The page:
Tuesday, May 28, 2013

Labyrinth

Today I walked a labyrinth to clear my head and heart. It's amazing what happens when we allow ourselves a few moments of silence. 



Rain threatened, but held off while I circled around, close to the center and then back out again. Along the way, I came across a few things in the path.


There may be obstacles in our way, but they give us the chance
to tap into our creativity and find ways around.



Sometimes we may feel as if we've lost a part of ourselves.

An egg reminded me of new possibilities.



And we are always filled with all we need.



In the end, we will come back to our center, and we are never alone.
The curves are just part of life's colorful journey...the lessons and the blessings for our growth.

Thursday, May 23, 2013

Wild Goose Chase

Some days, it feels like we're trying to chase down something elusive. But today, I was part of an actual wild goose chase.

When I arrived for my work shift at Ashland Nature Center this morning, I discovered that a wayward gosling had followed around one of our school groups on their morning hike. They tried to leave him down in the marsh, where he would be most likely to be found by his parents, but the little one stuck like glue to the group and finished the hike with them. He dined on the fresh plants surrounding the lodge while they ate their breakfast inside.

Gosling!

Since I was leading the next program down in the marsh, I took the gosling with us and hoped to leave him there. I asked the students to refrain from talking to or touching the goose, as he needed to stay wild.

There was no sign of any adult geese in the marsh or the creek, much to my disappointment. The gosling contentedly swam around, munching on duckweed while we explored the marsh. As we tried to sneak out of the area quietly, he came excitedly chasing after us, calling as loudly as he could, which amounted to a muted squeak. 

Truth be told, it's insanely cute to watch a gosling chase after you and try to catch up, wobbling to and fro on his webbed feet and flapping tiny wings that don't have flight feathers yet. But it was very concerning to me, as there were no signs of his parents and he was clearly content to hang out with us, which is not normal, nor good for him. He needs his parents to learn how to fly, eat, and all other manner of bird-being. While I am a mother and enjoy nursery rhymes, I am not a Mother Goose.

He followed us with earnest dedication for the rest of the program. While I showed some aquatic animals to the kids, the gosling roamed the area, tasting the various grasses. When we headed to the stream, he followed us across the parking lot and enjoyed a brief swim in the cool water. We made the long trek across the street and covered bridge to the pond, where I had to stop traffic longer than usual so he could cross the road safely. He followed along as if he were one of the kids. The students all looked out for him, but were cooperative in not touching or otherwise interacting with him as I had requested.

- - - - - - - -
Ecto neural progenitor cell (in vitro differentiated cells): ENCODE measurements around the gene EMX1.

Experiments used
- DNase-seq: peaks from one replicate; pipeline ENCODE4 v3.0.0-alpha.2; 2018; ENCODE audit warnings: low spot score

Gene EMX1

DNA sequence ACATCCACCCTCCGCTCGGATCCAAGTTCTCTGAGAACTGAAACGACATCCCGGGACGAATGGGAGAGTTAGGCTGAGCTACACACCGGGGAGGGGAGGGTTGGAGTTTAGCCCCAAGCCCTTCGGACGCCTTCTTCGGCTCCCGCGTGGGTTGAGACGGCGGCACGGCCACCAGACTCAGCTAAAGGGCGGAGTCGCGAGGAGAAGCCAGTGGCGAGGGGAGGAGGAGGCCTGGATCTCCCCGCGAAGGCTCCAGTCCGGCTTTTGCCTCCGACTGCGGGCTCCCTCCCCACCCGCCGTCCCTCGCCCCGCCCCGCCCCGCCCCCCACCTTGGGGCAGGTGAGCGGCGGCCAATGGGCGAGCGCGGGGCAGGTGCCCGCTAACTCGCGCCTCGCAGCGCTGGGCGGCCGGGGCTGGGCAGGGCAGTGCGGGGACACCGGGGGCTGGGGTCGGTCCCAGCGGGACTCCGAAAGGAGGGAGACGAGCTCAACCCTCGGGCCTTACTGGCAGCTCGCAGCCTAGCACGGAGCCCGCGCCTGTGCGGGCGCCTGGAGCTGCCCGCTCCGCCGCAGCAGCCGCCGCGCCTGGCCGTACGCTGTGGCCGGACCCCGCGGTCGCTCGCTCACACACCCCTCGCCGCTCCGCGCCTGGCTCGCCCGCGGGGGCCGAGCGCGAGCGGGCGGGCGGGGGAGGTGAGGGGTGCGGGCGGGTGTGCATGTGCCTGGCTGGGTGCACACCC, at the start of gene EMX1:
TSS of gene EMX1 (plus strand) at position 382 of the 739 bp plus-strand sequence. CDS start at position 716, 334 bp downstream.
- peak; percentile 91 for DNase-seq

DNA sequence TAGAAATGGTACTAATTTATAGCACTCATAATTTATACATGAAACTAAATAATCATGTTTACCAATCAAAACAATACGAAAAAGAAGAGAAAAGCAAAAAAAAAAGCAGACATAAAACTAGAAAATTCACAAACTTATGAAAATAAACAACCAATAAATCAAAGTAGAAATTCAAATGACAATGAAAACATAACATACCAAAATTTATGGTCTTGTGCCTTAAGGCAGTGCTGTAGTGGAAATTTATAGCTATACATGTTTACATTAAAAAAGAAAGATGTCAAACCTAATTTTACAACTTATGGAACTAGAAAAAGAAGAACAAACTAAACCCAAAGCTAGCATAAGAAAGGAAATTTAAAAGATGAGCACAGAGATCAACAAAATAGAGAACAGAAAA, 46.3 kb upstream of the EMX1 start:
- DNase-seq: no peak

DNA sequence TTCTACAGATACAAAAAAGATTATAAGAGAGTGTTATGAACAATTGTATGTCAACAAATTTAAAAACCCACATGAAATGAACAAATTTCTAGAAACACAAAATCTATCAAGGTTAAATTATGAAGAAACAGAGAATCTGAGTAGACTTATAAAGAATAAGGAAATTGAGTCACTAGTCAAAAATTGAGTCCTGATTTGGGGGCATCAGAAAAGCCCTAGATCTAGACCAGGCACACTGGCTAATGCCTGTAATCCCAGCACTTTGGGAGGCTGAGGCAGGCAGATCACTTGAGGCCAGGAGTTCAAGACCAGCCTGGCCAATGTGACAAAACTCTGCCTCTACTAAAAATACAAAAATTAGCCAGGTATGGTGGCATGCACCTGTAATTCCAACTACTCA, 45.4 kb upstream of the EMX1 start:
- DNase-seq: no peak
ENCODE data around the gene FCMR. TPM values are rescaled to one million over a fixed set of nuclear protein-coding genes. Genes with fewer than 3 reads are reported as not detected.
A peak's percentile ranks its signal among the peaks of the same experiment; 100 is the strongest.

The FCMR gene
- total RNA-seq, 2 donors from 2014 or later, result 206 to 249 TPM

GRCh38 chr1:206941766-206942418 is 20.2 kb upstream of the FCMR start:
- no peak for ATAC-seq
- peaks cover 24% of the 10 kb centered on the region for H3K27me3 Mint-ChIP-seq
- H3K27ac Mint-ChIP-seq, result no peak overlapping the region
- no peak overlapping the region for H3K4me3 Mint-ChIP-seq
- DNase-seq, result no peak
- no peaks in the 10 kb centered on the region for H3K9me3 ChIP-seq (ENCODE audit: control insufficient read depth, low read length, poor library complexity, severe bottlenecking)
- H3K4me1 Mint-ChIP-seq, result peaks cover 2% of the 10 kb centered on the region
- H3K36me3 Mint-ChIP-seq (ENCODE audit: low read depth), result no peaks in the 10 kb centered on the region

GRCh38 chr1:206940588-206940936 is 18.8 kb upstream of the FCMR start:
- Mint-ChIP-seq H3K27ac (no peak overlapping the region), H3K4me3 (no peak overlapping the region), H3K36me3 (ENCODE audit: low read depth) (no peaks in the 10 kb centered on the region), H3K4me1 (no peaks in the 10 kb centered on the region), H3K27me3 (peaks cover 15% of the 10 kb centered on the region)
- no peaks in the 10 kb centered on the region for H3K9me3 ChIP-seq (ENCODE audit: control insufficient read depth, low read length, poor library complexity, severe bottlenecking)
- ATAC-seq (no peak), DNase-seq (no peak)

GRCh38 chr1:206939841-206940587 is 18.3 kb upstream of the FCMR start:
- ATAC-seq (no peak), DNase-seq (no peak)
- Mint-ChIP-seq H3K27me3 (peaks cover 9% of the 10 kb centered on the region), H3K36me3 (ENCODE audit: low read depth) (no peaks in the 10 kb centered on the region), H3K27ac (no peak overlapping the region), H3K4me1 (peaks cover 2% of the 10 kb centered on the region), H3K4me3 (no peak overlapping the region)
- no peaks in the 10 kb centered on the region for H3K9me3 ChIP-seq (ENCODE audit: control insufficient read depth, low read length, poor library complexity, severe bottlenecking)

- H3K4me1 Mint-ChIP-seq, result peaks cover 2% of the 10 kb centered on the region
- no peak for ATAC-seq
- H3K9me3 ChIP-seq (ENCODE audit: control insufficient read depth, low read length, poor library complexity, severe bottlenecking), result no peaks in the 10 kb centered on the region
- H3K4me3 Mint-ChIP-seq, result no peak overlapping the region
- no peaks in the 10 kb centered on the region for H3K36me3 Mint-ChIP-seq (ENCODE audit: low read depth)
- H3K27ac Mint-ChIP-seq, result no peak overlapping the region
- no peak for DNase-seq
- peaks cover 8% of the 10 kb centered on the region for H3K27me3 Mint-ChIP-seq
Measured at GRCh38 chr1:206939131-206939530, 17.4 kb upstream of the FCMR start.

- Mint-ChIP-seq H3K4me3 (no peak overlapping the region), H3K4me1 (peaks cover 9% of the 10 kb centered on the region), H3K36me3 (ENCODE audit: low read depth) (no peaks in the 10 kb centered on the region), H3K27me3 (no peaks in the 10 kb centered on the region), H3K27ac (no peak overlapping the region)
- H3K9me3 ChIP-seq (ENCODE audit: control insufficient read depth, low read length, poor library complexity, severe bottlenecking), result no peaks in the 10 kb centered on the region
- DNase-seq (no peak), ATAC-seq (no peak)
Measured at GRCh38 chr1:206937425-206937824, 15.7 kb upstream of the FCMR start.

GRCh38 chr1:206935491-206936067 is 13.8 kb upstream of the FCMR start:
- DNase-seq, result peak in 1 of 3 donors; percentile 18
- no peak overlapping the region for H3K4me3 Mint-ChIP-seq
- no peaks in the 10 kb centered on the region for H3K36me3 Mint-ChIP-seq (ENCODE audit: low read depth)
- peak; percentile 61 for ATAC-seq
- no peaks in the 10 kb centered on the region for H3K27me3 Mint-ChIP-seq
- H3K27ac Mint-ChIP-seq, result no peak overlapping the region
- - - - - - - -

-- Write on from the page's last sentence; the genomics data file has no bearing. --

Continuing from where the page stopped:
When we finished our program and headed back up the steps to the lodge where we had met the gosling, he followed us, tentatively working his way up the hill next to the steps. The kids headed inside for lunch, and the gosling found some more grasses to chow on outside the door. I was unsure what to do, as I had not seen geese in any areas where I had been, which were the areas at Ashland where they tend to hang out. I looked at him to see if he was going to follow me, and as soon as I started to head down the hill to the steps, he quickly came after me, squeaking as if to say, "wait up!"

He bounded down the first step with a thump, half trying to fly and looking slightly surprised. He decided that wasn't going to work, and skirted around the edges of the steps and onto the steep hillside, sliding a bit at a time and working his way through some thicker areas of foliage. It was a slow descent, but we finally made it down to the main building. Excited to see new plants, he began browsing the area. I started to go into the building when he came running after me. I held the door to see if he would enter, but he wasn't sure about that. So I closed the door, with me on the inside and the gosling on the outside.

That was not okay.

While he definitely didn't want to come inside, he surely did not want to be left outside alone. He started flapping his little wings, standing up as tall as he could, and I could see his open beak calling to me. I stepped back outside and sat on a bench to wait for my supervisor and colleague so we could decide what was best for this little guy. He went back to eating while we waited.

We called Tri-State Bird Rescue for some advice. They suggested we bring him in, as we had already made several attempts to return him to the marsh and there was no sign of his parents. My supervisor grabbed an animal carrier, and I ran inside to grab my car keys and wallet while my colleague stayed with the gosling. 

By the time I got back outside, the gosling was in the carrier. Apparently, the moment I went in the building, he stood right outside the door calling for me again. I sighed and headed to the car with the carrier in hand.